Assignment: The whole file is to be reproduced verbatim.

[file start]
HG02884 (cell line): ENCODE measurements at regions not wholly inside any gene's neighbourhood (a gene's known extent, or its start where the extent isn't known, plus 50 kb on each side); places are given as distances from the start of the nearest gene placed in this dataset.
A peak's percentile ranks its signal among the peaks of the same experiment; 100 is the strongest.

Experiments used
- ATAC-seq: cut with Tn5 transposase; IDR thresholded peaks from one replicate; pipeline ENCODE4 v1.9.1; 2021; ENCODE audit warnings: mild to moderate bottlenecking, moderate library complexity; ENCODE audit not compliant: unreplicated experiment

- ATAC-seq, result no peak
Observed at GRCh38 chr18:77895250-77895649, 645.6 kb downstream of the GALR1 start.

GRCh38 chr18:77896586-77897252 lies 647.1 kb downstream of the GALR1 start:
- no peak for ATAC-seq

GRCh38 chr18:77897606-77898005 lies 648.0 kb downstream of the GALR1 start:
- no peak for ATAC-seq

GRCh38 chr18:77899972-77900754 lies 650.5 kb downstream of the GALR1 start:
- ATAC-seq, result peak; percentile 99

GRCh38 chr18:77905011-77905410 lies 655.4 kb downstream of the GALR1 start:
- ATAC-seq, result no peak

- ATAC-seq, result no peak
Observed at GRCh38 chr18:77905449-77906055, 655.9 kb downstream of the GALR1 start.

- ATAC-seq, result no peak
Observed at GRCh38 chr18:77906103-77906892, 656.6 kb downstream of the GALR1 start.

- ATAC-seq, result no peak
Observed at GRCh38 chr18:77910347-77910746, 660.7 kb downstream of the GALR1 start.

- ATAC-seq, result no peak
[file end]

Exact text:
HG02884 (cell line): ENCODE measurements at regions not wholly inside any gene's neighbourhood (a gene's known extent, or its start where the extent isn't known, plus 50 kb on each side); places are given as distances from the start of the nearest gene placed in this dataset.
A peak's percentile ranks its signal among the peaks of the same experiment; 100 is the strongest.

Experiments used
- ATAC-seq: cut with Tn5 transposase; IDR thresholded peaks from one replicate; pipeline ENCODE4 v1.9.1; 2021; ENCODE audit warnings: mild to moderate bottlenecking, moderate library complexity; ENCODE audit not compliant: unreplicated experiment

- ATAC-seq, result no peak
Observed at GRCh38 chr18:77895250-77895649, 645.6 kb downstream of the GALR1 start.

GRCh38 chr18:77896586-77897252 lies 647.1 kb downstream of the GALR1 start:
- no peak for ATAC-seq

GRCh38 chr18:77897606-77898005 lies 648.0 kb downstream of the GALR1 start:
- no peak for ATAC-seq

GRCh38 chr18:77899972-77900754 lies 650.5 kb downstream of the GALR1 start:
- ATAC-seq, result peak; percentile 99

GRCh38 chr18:77905011-77905410 lies 655.4 kb downstream of the GALR1 start:
- ATAC-seq, result no peak

- ATAC-seq, result no peak
Observed at GRCh38 chr18:77905449-77906055, 655.9 kb downstream of the GALR1 start.

- ATAC-seq, result no peak
Observed at GRCh38 chr18:77906103-77906892, 656.6 kb downstream of the GALR1 start.

- ATAC-seq, result no peak
Observed at GRCh38 chr18:77910347-77910746, 660.7 kb downstream of the GALR1 start.

- ATAC-seq, result no peak